I am in an unusual position. I have started a consulting company (Mäd) and a technology startup (Blue).
I am fascinated with the human decision-making process. I have found that there is a vast difference in how one makes decisions as a consultant vs how one makes a decision when it’s your own company.
Consulting has a bad rap, and for good reasons too.
Many consulting firms hire MBAs straight out of university and charge inflated fees for these fresh-faced graduates — who have never had the experience of making a decision or recommendation.
Steve Jobs once humorously said about consultants:
You should do something!
Jokes aside, consultants do serve a purpose. It makes no sense for an organization to hire full-time staff for every single thing required to get done.
There are many small projects or sporadic work that is best suited to specialized consultants. And even if you pay a high hourly rate, it is still significantly cheaper than having full-time employees who spend most of their time idling due to lack of work.
But, there is an inherent issue with consulting: the nature of short-term engagement.
This means that consultants often are not around to see their recommendations’ results, which may take years to realize fully.
Because what is ownership, after all, if not long-term responsibility?
Because this aligns your self-interest with good decisions, if you are the one to suffer due to a poor decision, you bet you’ll try your hardest to make a good decision!
And we come to one of the juxtapositions of consulting. If you’re a consultant, you experience both accelerated and slow learning.
Your learning is accelerated because you are likely to work across dozens of different industries in just a few years. So you can spot common patterns, gaps in understanding and cross-pollinate good ideas between industries that normally never meet.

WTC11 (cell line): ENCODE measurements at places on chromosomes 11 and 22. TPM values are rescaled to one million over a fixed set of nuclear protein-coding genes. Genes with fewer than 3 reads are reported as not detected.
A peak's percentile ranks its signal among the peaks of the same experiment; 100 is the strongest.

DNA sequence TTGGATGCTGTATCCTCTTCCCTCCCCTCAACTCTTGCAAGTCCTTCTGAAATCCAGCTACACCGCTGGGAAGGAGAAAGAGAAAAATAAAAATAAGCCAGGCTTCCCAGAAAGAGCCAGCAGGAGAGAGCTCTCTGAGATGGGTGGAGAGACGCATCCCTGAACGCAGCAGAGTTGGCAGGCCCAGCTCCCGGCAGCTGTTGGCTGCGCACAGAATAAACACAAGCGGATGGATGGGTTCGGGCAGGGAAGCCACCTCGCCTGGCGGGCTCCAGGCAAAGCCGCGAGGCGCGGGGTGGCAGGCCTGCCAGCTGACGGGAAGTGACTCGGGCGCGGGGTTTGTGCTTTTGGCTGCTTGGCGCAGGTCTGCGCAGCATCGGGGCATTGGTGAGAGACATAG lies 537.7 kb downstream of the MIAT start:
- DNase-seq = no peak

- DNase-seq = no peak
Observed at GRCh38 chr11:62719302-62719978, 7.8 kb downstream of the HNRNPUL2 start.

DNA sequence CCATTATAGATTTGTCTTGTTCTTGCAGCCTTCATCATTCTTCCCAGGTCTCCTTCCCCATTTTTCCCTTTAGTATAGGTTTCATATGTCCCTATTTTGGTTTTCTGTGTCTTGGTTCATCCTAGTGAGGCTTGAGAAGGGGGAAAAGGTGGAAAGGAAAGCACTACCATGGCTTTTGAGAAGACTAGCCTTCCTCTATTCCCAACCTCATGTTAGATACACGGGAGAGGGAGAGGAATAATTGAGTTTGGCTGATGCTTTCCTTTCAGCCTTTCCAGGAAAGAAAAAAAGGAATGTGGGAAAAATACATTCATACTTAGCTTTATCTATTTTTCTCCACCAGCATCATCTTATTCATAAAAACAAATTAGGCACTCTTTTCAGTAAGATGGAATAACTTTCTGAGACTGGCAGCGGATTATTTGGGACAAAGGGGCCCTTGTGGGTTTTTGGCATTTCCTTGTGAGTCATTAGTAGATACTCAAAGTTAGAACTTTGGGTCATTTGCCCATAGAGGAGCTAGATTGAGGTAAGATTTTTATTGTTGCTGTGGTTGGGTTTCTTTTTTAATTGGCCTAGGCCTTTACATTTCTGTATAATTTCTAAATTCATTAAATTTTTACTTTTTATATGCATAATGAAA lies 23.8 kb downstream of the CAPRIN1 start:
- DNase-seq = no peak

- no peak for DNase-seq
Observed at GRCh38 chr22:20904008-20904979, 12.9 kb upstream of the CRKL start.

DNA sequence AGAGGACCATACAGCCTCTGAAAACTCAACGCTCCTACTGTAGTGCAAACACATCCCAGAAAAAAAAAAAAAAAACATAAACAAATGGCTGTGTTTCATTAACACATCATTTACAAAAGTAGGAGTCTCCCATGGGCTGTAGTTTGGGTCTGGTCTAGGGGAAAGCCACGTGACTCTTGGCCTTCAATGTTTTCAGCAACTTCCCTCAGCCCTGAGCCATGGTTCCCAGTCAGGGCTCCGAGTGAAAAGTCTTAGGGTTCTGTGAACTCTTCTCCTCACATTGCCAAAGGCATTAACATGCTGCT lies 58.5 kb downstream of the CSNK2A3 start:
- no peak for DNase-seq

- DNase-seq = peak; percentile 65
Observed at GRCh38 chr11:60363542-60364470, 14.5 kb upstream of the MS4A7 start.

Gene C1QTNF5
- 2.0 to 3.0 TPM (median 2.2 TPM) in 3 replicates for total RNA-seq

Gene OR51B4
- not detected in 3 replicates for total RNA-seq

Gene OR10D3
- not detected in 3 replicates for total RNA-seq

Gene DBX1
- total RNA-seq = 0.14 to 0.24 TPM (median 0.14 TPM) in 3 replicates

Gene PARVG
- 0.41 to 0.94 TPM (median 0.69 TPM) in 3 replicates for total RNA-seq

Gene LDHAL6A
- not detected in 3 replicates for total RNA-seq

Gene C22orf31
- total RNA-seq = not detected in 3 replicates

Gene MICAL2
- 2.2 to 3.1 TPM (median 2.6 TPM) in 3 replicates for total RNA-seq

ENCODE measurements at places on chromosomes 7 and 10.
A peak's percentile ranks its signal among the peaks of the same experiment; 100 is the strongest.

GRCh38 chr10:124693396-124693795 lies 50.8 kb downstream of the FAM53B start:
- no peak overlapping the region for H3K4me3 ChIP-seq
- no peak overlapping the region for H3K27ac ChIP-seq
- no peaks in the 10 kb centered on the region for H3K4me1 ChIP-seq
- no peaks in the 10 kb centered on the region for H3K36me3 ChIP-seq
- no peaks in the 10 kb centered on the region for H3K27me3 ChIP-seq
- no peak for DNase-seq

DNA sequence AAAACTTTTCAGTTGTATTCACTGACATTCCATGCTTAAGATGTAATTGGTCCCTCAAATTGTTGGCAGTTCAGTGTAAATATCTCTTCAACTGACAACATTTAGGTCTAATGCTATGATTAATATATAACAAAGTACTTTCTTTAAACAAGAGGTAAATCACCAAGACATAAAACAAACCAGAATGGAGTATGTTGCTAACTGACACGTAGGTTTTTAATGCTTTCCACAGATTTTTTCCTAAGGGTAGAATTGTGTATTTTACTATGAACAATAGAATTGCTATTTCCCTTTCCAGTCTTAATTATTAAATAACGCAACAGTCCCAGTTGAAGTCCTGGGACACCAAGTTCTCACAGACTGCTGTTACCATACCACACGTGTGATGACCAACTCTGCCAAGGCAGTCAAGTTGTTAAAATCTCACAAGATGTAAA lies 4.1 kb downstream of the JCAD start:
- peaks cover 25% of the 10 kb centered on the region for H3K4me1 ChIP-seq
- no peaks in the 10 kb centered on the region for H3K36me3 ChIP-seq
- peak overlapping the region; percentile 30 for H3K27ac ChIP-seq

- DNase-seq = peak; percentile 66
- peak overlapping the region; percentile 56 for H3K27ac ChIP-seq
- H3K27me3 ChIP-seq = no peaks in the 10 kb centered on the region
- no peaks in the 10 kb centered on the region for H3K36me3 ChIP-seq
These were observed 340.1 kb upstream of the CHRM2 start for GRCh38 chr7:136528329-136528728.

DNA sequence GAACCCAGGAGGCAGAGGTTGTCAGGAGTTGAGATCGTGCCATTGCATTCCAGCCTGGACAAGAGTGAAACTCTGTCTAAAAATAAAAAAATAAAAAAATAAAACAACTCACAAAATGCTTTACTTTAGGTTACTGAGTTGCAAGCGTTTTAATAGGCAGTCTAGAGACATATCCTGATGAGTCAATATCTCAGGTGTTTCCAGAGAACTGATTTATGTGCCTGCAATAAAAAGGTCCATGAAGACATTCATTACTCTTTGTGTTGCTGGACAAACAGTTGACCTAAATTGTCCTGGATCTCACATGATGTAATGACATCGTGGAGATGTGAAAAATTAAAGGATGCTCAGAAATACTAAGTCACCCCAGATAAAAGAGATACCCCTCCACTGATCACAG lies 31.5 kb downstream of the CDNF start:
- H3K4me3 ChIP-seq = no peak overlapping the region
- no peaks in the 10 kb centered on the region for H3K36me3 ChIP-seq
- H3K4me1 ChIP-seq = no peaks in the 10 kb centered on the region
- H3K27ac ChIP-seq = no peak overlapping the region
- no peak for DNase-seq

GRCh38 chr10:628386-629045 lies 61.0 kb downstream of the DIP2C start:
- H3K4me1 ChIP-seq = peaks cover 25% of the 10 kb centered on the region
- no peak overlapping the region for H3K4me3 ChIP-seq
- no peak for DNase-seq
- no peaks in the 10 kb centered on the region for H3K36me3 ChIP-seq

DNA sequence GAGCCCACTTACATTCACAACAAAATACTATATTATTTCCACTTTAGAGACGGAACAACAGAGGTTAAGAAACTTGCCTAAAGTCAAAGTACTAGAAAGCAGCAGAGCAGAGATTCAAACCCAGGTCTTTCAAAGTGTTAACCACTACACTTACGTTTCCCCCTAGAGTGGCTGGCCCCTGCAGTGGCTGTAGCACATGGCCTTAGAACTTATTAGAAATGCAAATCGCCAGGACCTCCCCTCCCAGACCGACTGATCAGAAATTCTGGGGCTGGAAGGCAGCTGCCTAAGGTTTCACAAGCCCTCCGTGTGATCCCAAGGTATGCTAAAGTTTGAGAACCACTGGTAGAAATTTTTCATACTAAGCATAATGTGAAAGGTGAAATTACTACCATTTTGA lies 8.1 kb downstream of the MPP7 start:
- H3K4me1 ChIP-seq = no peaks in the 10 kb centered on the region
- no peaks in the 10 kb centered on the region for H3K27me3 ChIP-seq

This is a good thing, and this is how you add value.
You spot a particular client management method used by a top-tier law firm and realize that your clients in insurance and banking could benefit. You dive into the customer support process at a telecommunications provider, and you realize that your public sector clients could use the same framework.
But, this could be argued to be superficial. You don’t get to go deep, and you go broad. It’s the equivalent of listening to all the Beethoven Sonatas but never attempting to play one yourself.
On this topic, Steve Jobs elaborates
You might get a very accurate picture, but it is only two dimensional.
So perhaps as a consultant, you also don’t learn as quickly as those that specialize and stick around one organization for significant periods.
That said, perhaps I think this is the difference between a lousy consultant and a good consultant.
A lousy consultant is in and out, they do quick engagements, and then they are onto the next client, the next sale, and the next opportunity. They do only what’s required, and they never experience having to own a specific decision and the second and third-order consequences of their advice.
Good consultants are in it for the long term. They build client relationships measured in years, not weeks or months. They know that they have to get things right because they will be around to see what happens — and take the blame and the impact on the relationships. In other words, they have skin in the game, to paraphrase Nassim Taleb.
The problem is that all consultants, good or bad, know that this is precisely what clients want to hear. So everyone will speak about long-term client relationships and thorough analysis, but not all will do it. I covered a similar issue with vendors in my essay on the issue of fake commercial off-the-shelf software systems.
And what companies often fail to appreciate is that they already have all the brains and resources they need inside already — their existing teams! But, they value the expert from afar more than the loyal employee who is full of ideas but does not get a chance to prove them.
I believe that true ownership of an organization as an equity partner is the best possible induction to long-term decision-making. Not only will you be around to see the positive or negative consequences, but the negative consequences may seriously affect you.
You pay the price for being wrong, which is a forcing function for better ideas.
It is hard to imagine a more stupid or more dangerous way of making decisions than by putting those decisions in the hands of people who pay no price for being wrong.Tomas Sowell.